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[-230-] 

CHAPTER LXXV.

THE CRISIS. 

DURING the ensuing three months nothing occurred worthy of record, in connexion with any character that has figured upon the stage of our narrative. The month of July arrived: and found Tomlinson, the banker, more deeply involved in difficulties than ever. The result was that the consultations between him and old Michael, the cashier, were of very frequent occurrence; and the latter grew more morose, more dirty, and more addicted to snuff in proportion as the affairs of the bank became the more desperate.
    One morning, in the first week of July, Tomlinson arrived at the banking-house half an hour earlier than usual. He had taken home the cash-books with him on the preceding evening, for the purpose of ascertaining his true position; and he brought them back again in the morning before any of the clerks had arrived, with the exception of old Michael Martin, who was already waiting for him when he entered the parlour.
    "Well, Michael, my old friend," said Tomlinson, on whose countenance the marks of care and anxiety were now too visibly traced, " I am afraid that the establishment cannot possibly exist many days longer. Mr. Greenwood will be here presently: and he is my only hope."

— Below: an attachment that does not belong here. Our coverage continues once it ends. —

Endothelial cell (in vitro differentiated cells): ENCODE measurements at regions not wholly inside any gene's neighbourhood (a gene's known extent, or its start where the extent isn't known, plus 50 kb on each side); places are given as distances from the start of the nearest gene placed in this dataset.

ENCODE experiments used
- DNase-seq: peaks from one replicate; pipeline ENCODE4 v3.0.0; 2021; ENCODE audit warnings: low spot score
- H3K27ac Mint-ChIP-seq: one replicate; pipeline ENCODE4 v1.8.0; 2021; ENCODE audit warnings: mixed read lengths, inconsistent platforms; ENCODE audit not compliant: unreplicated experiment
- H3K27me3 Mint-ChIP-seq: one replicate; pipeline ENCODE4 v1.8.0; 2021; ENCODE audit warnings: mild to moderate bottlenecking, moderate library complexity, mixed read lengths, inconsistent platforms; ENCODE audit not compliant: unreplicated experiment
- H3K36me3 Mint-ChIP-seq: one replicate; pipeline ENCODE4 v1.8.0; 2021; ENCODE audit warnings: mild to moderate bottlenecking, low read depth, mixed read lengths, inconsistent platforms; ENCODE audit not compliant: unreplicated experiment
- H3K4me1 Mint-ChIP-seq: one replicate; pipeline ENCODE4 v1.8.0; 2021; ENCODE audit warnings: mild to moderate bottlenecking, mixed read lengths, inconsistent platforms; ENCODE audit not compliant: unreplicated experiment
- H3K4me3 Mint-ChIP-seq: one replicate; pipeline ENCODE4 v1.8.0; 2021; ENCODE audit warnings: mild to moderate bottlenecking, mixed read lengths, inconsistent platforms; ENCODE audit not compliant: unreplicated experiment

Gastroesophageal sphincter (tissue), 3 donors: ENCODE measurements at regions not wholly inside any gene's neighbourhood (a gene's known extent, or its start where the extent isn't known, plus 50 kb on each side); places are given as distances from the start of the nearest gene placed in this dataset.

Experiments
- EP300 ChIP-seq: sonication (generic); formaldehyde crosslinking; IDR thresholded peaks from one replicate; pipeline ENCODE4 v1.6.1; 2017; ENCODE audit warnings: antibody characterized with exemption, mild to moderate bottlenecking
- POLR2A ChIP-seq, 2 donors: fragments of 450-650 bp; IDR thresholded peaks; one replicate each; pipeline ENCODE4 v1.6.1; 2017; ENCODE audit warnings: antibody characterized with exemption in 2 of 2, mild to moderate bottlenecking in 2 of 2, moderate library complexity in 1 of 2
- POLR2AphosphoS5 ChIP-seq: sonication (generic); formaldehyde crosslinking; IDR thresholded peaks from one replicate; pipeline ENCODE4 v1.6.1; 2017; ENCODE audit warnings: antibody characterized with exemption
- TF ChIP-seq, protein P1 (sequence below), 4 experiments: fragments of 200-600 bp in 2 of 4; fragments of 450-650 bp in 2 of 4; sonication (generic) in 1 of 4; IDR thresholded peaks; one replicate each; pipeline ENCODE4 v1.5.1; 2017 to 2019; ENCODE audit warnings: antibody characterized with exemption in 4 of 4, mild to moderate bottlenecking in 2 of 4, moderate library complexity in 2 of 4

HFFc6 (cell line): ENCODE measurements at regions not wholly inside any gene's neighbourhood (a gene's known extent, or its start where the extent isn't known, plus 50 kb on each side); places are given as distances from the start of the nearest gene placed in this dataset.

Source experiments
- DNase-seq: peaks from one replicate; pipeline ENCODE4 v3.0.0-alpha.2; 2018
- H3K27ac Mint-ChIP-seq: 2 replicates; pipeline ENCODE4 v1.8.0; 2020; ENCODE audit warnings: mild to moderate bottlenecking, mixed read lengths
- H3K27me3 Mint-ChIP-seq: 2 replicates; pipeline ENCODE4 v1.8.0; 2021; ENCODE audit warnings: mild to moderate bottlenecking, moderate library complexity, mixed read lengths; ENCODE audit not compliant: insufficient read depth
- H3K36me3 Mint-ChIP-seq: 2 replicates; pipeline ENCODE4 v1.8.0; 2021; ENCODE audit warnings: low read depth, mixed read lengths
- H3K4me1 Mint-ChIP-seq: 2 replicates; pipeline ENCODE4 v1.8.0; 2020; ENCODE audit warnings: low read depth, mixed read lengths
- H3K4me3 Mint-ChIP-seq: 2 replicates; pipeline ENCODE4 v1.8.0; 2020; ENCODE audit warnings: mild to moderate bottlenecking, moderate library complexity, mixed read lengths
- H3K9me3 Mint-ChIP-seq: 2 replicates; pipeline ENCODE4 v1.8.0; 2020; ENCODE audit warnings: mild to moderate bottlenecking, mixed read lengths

"Hope indeed!" growled Martin, plunging his fore-finger and thumb into his capacious snuff-box: "how he left you to shift for yourself after you gave that security to Count Alteroni."
    "Which security fell due a few days ago; and a note from the count, received yesterday, tells me that he shall call upon me next Saturday at twelve o'clock for the amount."
    " He is very welcome to call - and so are a good many others," said Michael; "but they will go back as empty as they came."
    "Good God! can nothing be done?" exclaimed Tomlinson, with an expression of blank despair upon his countenance. "Say, Michael - is there any resource? do you know of any plan? can you suggest any method —"
    "Not one. You must go to the Bankruptcy Court, and I must go to the workhouse; " - and the old man took a huge pinch of snuff.
    "To the workhouse!" cried Tomlinson; "no- impossible! Do not say that, my good old friend."
    "I do say it, though;" - and two tears rolled slowly down the cashier's cheeks.
    This was the first time that Tomlinson had eves beheld any outward and visible sign of emotion on the part of his faithful clerk.
    Tomlinson was not naturally a bad man - at all events, not a bad-hearted man: the cashier had served him with a fidelity rarely equalled; and that announcement of a workhouse-doom in connexion with the old man touched him to the soul.
    "Michael," he said, taking the cashier's hand, " you do not mean to tell me that you are totally without resources for yourself? Your salary has been six hundred a year for a long time; and surely you must have saved something out of that - you, win have no family encumbrances of any kind, and whose expenses are so very limited."